When art therapist Nina Beaty was diagnosed with cancer, she turned to art to help her get through. She soon realized she could help uplift fellow cancer survivors by bringing her art into the digital world. Nina created a series of cancer emojis.
by Nina Beaty
It’s really quite amazing that my cancer was found when it was. I had no symptoms and had quit smoking 30 years earlier, so it never occurred to me I could still get cancer.
In January 2014, I was visiting my mother, a ten-year non-small cell lung cancer survivor at the time. That day, my mother’s radiologist stopped by to check in on her. While we were all chatting, she asked about my smoking history. And, even though I was considered low risk for developing lung cancer, she suggested I get an early detection CT scan because I had been a smoker and I’d spent my childhood living in a New York City apartment with heavy smokers.
The CT scan showed a mass sitting on top of my left lung. Tests revealed it was small cell lung cancer. It had not yet metastasized, so it was considered treatable. But even if I got treatment, how much time would that give me to live? Small cell has a notoriously cruel prognosis of just six to twelve months from the moment it’s detected.
Despite what I showed outwardly, the truth was I didn’t feel all that hopeful. I was in despair. I was twice divorced, didn’t have kids of my own, and hadn’t attained that much in my art therapy career. What legacy would I have to leave behind if I were to die so soon?
My first year of having cancer was rough. I was dealing with it on two levels: 1) the physical aspect of having my body invaded by medical procedures, and 2) the emotional and spiritual struggle of having to “keep up the good fight” when I was feeling worthless. I don’t think I would’ve gotten through it as well as I did if I hadn’t picked up my pen and watercolors to help process the dark thoughts that often intruded upon my mind. I would work through thoughts such as Where will I go when I die? while drawing an image of a bridge going to – well, I wasn’t sure where.
I can’t send a dopey-eyed sunshine blob, a dancing lady, or a lobster to my friends. They have NOTHING to do with my life as a cancer patient.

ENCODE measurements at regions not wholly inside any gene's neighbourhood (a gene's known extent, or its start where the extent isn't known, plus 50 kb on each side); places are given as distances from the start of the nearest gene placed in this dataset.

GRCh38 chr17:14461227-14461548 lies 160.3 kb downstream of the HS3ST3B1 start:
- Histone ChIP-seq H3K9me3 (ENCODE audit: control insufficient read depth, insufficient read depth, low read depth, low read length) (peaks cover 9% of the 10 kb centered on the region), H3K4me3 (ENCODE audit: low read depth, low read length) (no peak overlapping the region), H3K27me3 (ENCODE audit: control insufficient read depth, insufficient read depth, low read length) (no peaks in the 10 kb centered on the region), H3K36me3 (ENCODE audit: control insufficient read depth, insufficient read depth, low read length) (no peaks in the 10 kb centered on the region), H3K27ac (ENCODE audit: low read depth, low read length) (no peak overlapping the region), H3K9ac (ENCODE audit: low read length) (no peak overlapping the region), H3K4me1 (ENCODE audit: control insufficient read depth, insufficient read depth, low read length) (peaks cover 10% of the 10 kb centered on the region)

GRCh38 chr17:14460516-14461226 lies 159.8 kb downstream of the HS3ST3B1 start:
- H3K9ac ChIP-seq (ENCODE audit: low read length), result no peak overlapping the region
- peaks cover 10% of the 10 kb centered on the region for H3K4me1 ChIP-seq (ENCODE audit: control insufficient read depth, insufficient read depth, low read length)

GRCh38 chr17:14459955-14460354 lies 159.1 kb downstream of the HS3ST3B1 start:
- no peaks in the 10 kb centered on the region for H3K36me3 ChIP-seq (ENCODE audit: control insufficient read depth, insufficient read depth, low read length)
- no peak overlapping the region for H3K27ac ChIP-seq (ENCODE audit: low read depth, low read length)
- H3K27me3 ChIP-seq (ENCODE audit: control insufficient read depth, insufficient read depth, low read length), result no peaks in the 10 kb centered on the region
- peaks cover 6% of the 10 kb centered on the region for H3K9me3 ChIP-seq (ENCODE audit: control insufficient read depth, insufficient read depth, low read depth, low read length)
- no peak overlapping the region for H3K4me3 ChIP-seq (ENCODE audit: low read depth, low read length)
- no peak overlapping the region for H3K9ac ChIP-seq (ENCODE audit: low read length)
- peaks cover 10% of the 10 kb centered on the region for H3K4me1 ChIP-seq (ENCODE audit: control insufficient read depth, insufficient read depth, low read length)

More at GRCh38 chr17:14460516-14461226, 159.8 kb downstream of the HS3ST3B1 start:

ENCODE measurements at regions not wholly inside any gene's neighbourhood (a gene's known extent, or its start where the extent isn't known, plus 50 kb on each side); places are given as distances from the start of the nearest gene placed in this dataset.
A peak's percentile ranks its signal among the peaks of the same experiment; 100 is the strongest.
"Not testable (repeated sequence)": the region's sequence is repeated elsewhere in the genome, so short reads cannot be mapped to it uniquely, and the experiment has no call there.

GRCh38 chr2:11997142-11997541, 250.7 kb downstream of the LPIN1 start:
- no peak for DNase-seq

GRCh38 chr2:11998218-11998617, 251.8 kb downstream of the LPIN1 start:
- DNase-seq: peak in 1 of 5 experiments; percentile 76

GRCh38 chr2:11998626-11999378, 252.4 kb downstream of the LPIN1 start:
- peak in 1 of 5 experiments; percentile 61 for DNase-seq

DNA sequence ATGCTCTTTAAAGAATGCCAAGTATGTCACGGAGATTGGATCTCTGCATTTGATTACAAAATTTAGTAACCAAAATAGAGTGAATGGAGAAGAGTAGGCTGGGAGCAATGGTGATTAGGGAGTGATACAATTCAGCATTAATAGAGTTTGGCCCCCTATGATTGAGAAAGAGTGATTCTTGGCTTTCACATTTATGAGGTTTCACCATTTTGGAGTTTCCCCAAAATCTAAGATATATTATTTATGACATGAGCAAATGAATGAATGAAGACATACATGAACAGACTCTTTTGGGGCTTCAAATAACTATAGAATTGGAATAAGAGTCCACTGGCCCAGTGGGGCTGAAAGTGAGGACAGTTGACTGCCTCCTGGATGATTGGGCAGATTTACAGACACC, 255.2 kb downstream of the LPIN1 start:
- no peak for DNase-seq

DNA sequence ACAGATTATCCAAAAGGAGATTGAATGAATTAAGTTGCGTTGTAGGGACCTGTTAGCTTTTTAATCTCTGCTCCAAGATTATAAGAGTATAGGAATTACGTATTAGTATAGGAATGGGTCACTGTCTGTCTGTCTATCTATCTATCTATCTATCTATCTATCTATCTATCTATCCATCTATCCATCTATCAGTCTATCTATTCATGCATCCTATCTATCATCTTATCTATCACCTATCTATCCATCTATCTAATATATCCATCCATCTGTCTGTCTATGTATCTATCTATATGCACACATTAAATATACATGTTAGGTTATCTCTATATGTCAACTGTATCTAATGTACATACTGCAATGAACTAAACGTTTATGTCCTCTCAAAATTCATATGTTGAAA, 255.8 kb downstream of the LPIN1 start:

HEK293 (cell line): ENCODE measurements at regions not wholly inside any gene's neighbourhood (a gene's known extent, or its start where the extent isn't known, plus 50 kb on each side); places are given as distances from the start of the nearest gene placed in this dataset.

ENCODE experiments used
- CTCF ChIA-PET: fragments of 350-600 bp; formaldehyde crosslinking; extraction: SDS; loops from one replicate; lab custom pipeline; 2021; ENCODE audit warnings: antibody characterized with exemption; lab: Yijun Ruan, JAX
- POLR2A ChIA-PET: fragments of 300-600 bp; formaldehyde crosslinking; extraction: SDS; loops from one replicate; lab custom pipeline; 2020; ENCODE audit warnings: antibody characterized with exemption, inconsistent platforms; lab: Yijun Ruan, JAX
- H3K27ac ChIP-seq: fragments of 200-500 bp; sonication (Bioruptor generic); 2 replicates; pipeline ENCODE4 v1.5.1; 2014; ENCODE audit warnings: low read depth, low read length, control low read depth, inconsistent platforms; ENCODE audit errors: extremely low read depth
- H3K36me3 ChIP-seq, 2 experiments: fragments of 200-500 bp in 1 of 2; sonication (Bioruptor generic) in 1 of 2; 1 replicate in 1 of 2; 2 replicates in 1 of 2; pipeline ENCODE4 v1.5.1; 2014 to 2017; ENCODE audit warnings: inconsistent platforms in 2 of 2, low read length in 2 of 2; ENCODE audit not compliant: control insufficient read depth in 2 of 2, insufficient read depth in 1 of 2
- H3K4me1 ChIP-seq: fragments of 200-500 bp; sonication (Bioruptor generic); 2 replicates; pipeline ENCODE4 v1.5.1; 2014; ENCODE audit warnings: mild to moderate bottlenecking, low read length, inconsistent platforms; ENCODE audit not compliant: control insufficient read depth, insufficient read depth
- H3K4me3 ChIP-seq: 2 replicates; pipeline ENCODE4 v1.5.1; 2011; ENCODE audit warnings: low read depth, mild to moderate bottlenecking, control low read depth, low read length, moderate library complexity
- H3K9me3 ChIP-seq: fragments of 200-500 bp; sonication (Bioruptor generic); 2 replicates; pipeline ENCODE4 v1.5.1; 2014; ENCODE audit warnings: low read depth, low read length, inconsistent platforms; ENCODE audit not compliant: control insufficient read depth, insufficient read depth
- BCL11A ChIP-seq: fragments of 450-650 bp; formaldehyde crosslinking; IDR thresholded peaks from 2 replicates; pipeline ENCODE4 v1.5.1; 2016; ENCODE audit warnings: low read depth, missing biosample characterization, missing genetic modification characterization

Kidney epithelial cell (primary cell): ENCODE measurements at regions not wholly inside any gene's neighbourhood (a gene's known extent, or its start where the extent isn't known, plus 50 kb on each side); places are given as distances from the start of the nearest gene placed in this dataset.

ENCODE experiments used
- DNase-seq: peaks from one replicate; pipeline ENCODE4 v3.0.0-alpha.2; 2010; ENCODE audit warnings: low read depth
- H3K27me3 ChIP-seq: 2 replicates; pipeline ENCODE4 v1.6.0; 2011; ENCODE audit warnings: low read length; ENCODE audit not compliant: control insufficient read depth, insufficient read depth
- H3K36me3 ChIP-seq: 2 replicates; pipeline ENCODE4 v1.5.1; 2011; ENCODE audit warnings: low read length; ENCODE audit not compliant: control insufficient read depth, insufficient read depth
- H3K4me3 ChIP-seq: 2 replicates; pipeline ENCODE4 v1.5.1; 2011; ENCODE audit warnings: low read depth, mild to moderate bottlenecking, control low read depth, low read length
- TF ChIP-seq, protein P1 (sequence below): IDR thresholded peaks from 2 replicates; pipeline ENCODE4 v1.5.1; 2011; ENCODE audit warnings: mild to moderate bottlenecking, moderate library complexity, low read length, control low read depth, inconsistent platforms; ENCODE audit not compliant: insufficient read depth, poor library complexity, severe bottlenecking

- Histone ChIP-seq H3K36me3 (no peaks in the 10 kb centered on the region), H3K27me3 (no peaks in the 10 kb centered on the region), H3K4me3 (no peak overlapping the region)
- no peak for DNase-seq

Looking over the art I made during that time, I noticed that I actually drew more brightly colored, cartoon-like shapes than images of doom and gloom. I amused myself by making droll illustrations that depicted my life as a cancer patient. Sometimes I’d give these cartoons away as a thank-you to those who’d helped me – doctors, nurses, family, and friends.
Once, while undergoing a six-hour cancer treatment, I looked down at my cell phone and thought, These emojis are so stupid! I can’t send a dopey-eyed sunshine blob, a dancing lady, or a lobster to my friends. They have NOTHING to do with my life as a cancer patient. I should make some that are RELEVANT.
And that’s how EmPat was born. A year later, when I felt stronger, I put together a team to work with me on creating animated emojis, or GIFs, that cancer survivors could text to friends and family rather than having to talk to each person when they felt too tired, or sick, or grumpy to explain what was happening with them. Texting an EmPat emoji would be a shorthand way of communicating “This is where I am right now,” be it happy, sad, tired, or angry.
Having studied animation in college, I found it quite easy and fun to create the emojis. I began by making a list of dominant feelings, thoughts, and anxieties that many cancer survivors experience. Then I sketched them using a polar bear character to act out the situations. Next, I decided the bear needed a loyal friend by his side. The bear became Pat, representing the patient, and Pat’s friend was named Em for having the quality of a good friend, empathy.
I tried to keep the characters approachable but not babyish. I chose Em and Pat to be non-human and genderless so more people might be able to relate to them.
I’m proud to say the EmPat emojis became the legacy project I was so afraid I’d never get to create. The fun part is I’m able to make the EmPat app a free download on both Apple and Android smartphones. My secret dream is to make a short, animated film starring Em and Pat as they travel down the bumpy cancer road together.
My one piece of advice for fellow cancer survivors is this. Try to have a generous and loving attitude toward yourself, especially now that life hasn’t turned out quite as you planned. In other words, have a lot of Em for the Pat in you.
As of January, Nina Beaty is a five-year small cell lung cancer survivor.
EmPat offers an easy, caring way for cancer survivors, family, and friends to share thoughts and send updates. You can learn more about EmPat by visiting EmPatProject.com and following @theEmPatproject on Instagram.
This article was published in Coping® with Cancer magazine, January/February 2019.